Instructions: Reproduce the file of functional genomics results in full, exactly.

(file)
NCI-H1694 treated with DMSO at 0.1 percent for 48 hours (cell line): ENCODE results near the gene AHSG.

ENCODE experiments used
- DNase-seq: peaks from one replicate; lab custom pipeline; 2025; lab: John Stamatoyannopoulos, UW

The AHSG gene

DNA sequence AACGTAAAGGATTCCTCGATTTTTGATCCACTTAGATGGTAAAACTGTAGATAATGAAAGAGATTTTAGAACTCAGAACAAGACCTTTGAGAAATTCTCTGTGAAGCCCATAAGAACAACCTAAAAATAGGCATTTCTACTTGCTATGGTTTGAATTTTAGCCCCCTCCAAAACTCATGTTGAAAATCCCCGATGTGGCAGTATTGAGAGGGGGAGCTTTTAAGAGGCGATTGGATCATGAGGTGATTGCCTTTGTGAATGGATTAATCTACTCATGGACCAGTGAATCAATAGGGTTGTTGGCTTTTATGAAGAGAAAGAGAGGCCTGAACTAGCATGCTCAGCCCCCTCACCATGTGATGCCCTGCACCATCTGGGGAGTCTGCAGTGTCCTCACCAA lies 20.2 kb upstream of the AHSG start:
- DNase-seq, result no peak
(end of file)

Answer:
NCI-H1694 treated with DMSO at 0.1 percent for 48 hours (cell line): ENCODE results near the gene AHSG.

ENCODE experiments used
- DNase-seq: peaks from one replicate; lab custom pipeline; 2025; lab: John Stamatoyannopoulos, UW

The AHSG gene

DNA sequence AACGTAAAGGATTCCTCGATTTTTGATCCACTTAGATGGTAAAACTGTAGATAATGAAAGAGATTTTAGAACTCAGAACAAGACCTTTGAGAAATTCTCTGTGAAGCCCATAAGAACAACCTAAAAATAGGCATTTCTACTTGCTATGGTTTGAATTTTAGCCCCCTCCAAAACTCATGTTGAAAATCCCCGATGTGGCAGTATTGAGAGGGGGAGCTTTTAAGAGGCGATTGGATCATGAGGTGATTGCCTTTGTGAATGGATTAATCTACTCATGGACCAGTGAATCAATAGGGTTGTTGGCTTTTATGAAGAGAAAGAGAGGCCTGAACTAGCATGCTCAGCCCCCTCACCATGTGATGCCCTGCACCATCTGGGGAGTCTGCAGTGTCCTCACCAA lies 20.2 kb upstream of the AHSG start:
- DNase-seq, result no peak